To make a group booking click here to complete our online form and a member of our team will be in touch to help you with your booking within 48 hours.

The oddest roadside attractions Oct 22
Travel
Email a Friend

Message Sent Successfully!

E-mail another Friend!

Australia has a Big Golden Guitar. Canada has the world’s largest dinosaur, reaching 25 metres high. And the US has among its many odd and wonderful roadside attractions: a petrol station in the shape of a teapot, the Blue Whale on Route 66, and an enormous turtle made up of 2,000 wheel rims in North Dakota.


The UK and Ireland may not be able to compete on such a wacky scale, but we’re not without our own weird and wonderful attractions. We’re just used to them, is all!


Stonehenge, for example, could be considered a roadside attraction. This prehistoric monument was built way back in the BC years – sometime between 3,000 and 2,000 BC in fact. It’s on the World Heritage List and is one of the most famous sites in the world, but if aliens landed tomorrow they’d be just as baffled about the stones’ formation – that’s if they didn’t put them there themselves, of course.


Roadside art can be a great attraction for travellers around the UK and Ireland. On the A1 in Gateshead the Angel of North has a strong presence, 20 metres high and with a wingspan that stretches to 54 metres. It was built in 1998 to celebrate the area’s mining background.


Ireland’s Per Cent For Art scheme, operating since 1988, has led to a number of monuments and sculptures being constructed on Irish roads over the past two decades. Capall Mor on the N22 to Tralee in County Kerry is an unusual piece of art. This enormous structure, sitting on an embankment with its unicorn horn, looks like its set to break free and make for the motorway.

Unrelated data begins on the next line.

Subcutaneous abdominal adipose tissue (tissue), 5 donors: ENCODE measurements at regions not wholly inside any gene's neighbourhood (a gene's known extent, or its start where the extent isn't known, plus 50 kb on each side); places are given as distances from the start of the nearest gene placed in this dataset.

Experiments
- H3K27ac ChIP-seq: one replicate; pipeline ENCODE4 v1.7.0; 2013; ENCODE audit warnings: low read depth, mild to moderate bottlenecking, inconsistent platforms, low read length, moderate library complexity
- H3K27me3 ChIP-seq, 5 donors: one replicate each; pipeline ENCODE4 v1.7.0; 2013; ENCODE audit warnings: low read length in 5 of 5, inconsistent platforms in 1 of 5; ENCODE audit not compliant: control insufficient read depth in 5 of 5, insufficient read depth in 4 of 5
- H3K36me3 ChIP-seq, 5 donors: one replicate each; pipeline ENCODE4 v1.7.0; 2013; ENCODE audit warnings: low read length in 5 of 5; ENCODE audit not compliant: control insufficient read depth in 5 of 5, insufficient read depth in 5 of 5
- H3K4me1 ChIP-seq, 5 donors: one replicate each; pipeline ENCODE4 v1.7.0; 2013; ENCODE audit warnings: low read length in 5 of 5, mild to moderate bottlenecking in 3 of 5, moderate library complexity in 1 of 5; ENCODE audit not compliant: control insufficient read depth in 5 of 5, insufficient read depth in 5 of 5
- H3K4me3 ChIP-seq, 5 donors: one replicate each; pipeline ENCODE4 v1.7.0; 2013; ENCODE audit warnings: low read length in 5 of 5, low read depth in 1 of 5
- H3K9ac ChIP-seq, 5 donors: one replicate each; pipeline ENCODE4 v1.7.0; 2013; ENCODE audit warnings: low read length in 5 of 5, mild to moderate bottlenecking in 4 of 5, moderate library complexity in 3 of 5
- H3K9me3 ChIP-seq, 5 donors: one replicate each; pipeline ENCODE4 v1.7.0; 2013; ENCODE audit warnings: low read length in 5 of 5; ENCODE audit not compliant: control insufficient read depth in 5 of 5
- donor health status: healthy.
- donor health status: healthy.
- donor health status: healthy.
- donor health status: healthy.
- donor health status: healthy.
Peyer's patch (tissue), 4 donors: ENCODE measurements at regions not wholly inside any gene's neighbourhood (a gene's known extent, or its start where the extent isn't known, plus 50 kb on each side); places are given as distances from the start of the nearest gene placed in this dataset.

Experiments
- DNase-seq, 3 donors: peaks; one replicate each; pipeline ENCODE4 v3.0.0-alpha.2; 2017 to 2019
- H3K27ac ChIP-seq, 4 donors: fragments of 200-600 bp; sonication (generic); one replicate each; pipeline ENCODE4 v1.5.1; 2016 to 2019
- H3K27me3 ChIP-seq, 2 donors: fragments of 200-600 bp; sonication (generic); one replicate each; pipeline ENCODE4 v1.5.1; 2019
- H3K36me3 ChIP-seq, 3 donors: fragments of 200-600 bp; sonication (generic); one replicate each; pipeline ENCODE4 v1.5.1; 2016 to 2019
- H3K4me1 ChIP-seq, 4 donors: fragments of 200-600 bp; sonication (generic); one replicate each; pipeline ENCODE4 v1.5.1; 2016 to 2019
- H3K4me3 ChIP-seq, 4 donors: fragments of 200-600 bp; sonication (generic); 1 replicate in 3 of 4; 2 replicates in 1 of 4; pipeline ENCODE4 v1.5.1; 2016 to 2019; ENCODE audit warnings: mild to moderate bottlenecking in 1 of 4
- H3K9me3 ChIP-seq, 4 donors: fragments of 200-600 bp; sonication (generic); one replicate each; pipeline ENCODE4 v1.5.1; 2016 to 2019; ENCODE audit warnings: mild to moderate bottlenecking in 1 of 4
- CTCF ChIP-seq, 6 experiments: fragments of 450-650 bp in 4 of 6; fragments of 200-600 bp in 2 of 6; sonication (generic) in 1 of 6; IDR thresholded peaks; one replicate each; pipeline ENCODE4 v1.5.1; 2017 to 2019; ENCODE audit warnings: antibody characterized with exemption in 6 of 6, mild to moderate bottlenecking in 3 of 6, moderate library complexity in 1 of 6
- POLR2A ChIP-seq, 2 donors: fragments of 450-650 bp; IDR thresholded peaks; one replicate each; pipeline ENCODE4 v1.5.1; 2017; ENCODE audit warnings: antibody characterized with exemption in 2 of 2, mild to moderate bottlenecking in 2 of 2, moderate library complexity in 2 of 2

In London, some of the newest buildings have become real roadside attractions. How many people have ventured for a look at the Gherkin?


Dotted throughout the country sporting grounds can also be seen for miles around, and have become roadside attractions in their own right – the Olympic Park in London and the Aviva Stadium in Dublin being two that spring to mind.


At the other end of the scale, Quay House in Wales – the smallest house in the UK – has become a major tourist attraction. It measures a tiny 10 foot by 6 foot. Our rooms at Jurys Inn are much bigger we can assure you.


What unusual roadside attractions around the world do you think are worth a mention?


Travel
Email a Friend

Message Sent Successfully!

E-mail another Friend!

Join Our Newsletter
Archives
Email a Friend

Message Sent Successfully!

E-mail another Friend!